Walking Safaris:

Experience the essence of Africa

Return to the natural rhythm of life on a walking safari

Walking safaris have become a bucket-list activity for intrepid travelers visiting Africa. Stride through some of the best wilderness areas in Africa alongside a seasoned expert.

With every step deeper into the wilderness, the space around you seems to swell. The sky feels higher and the air grows stiller as the barriers between humans and nature slowly fall away. From the back of a Land Rover, you will observe a herd of elephants. But only when you see your boot marks imprinted next to their perfectly round footprints do you truly feel as though you are walking among giants. This is just one of the indescribable sensations unique to an African walking safari.

A walking safari compels travelers to engage their senses in a way that is not possible from the confines of a safari vehicle. Walking safaris rely on an ancient navigational system, yet the practice was only pioneered half a century ago by game rangers and conservationists who sought to inspire a new ethic of interaction with the environment in Africa. As a result, walking safaris have evolved. Different types have emerged, varying in duration and location but still sharing the bygone essence of safari exploration that inspired the first expedition. Spend a week in Kenya’s exclusive and unfenced Kicheche Camp to explore secluded wooded valleys, or take part in shorter nature walks along sparkling waterways in Ruaha. Trek along leopard-trodden trails in Zambia or stride alongside Massai tribes in Loita Hills – The options are endless, and they all deliver space in abundance.

Don't confuse a walking safari with a hike!

There are walking safari options designed to meet every fitness level, so don’t discount it because you are concerned that the walk will be too strenuous! Walking safaris are about slowing down to explore the wilderness at a comfortable place, seeking out hidden gems and pausing to learn, take photographs and ask questions.

Suppose you are concerned that you won’t manage a full or multi-day walking safari. In that case, you can opt for a combined walking and driving safari. This is an excellent option if you are visiting a Big Five area like the Kruger National Park. You will cover lots of ground on a game drive and then venture off the beaten path along trails that vehicles can’t reach.

Pro tip: We understand that not all safari lovers come to Africa for the wildlife. For example, Loita Hills is not known for game viewing but for the rich cultural tapestry. So, stay at a lodge that offers walking safaris as an inclusive activity that can be tailored to your itinerary in between beading lessons, walks with the local Maasai and visits to the Manyatta.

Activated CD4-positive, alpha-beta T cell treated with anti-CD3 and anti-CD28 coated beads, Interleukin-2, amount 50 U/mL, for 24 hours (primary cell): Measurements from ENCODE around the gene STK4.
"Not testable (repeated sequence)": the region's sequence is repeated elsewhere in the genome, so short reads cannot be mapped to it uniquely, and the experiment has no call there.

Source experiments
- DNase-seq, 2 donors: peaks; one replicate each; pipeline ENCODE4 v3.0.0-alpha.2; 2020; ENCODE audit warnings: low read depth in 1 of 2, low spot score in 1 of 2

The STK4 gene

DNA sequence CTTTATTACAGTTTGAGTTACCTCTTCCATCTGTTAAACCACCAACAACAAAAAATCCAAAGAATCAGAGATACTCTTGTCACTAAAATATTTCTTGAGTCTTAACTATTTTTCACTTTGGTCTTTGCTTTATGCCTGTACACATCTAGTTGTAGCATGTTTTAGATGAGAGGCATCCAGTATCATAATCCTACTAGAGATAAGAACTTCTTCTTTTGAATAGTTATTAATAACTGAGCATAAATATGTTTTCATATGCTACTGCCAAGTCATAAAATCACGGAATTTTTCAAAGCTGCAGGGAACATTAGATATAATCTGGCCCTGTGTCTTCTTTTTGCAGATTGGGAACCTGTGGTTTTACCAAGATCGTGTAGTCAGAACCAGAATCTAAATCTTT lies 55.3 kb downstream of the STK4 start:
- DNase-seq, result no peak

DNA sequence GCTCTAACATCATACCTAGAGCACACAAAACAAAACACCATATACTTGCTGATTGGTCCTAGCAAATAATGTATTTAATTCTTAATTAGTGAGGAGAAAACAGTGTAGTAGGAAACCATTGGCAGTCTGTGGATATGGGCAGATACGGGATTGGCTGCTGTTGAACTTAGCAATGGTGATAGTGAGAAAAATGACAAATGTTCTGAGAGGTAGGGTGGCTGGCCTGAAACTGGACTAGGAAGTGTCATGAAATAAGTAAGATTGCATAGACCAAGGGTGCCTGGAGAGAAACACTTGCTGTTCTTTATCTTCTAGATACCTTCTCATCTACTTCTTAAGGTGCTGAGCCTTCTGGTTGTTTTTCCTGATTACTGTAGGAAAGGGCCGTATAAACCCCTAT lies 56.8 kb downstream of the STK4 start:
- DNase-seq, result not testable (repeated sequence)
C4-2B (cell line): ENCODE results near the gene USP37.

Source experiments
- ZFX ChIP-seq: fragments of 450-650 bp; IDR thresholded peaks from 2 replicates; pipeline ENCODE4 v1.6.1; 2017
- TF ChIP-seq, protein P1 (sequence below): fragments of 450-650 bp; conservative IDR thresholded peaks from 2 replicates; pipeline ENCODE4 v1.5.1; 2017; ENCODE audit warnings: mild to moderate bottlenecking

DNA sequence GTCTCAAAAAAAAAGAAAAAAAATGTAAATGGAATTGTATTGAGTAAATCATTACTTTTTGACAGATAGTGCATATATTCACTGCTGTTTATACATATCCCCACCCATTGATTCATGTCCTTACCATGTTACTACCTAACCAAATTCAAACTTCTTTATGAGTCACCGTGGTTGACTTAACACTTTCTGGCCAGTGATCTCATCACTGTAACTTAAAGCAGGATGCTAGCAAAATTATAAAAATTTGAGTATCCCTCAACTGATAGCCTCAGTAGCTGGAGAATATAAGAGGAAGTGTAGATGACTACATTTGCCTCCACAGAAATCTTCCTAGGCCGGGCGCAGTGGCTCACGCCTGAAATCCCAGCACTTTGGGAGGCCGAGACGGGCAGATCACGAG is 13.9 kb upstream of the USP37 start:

Safety always comes first

While National Parks permit self-drive safaris, walking through the bush without a qualified guide is strictly forbidden. Every detail dotted around the landscape forms part of a story, read with an expert eye by your professional guide. Broken branches and bird calls weave together a narrative and draw a map of animal movements across the rugged landscape. The primary concern is your safety, but professional guides will also enrich your experience with their depthless knowledge of and love for the environment.

Embrace vulnerability and step into the land of leopards

South Luangwa National Park is one of Zambia’s top safari destinations and a leopard hotspot. The Park lies immediately northwest of the Luangwa, a major tributary of the Zambezi. Every year, the river floods, limiting the spread of permanent settlements within the Luangwa Valley, creating the perfect habitat for leopards. The natural gullies and ancient, cathedral-like woodlands that surround them provide ample cover for secretive cats.

Many local safari guides in South Luangwa have made big cats their speciality and know-how to safely track the animals. Tracking leopards, with a hint of ‘something-is-watching-me’ on the edge of your mind, will be a life-defining safari moment regardless of whether or not you find them.

Open your mind and walk in wonder

Walking at a comfortable pace allows you to experience nature in a more cognizant way, and guides will reveal the hidden gems you may have never noticed. For example, instead of strolling beneath the towering baobab trees in Ruaha National Park, stop to sample the addictively sour ‘cream of tartar’ while listening to an African fable about the ‘Upside Down Tree’.

A walking safari encourages you to look at life on a smaller scale, which prompts questions that may not have otherwise occurred. You may stop to admire the velvety leaves of a Mopane tree and wonder why the sides are curled up on some days and not on others. An inexplicable mystery is revealed to be a comprehensible truth when you learn that this cleverly occurs to limit evaporation on a hot or windy day.

You will find perspective in unexpected places, like the dung beetle you usually sidestep as it manoeuvers urgently across your path. That ball of manure is 50 times the dung beetles weight, and he is playing an essential role in preventing parasite build-up. So what once seemed perpetually menial slowly reveals itself to be beautifully ordered.

Walking safaris inspire a profound sense of affinity with the earth. Mindfulness comes with little persuasion when you leave the well-worn tracks to follow animal corridors. You won’t see everything at once, but you will gain an insight and understanding reserved for those who immerse themselves in the African bush.

Big Journeys Start With Small Steps

~ African Proverb

Let's take the first steps together...

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